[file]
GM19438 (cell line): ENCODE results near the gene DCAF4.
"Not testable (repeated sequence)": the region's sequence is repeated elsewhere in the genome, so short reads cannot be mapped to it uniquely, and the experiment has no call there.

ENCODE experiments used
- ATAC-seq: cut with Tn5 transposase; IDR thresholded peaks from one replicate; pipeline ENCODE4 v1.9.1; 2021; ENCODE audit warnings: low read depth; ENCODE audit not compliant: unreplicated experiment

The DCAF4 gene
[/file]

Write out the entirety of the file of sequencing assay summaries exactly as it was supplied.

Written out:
GM19438 (cell line): ENCODE results near the gene DCAF4.
"Not testable (repeated sequence)": the region's sequence is repeated elsewhere in the genome, so short reads cannot be mapped to it uniquely, and the experiment has no call there.

ENCODE experiments used
- ATAC-seq: cut with Tn5 transposase; IDR thresholded peaks from one replicate; pipeline ENCODE4 v1.9.1; 2021; ENCODE audit warnings: low read depth; ENCODE audit not compliant: unreplicated experiment

The DCAF4 gene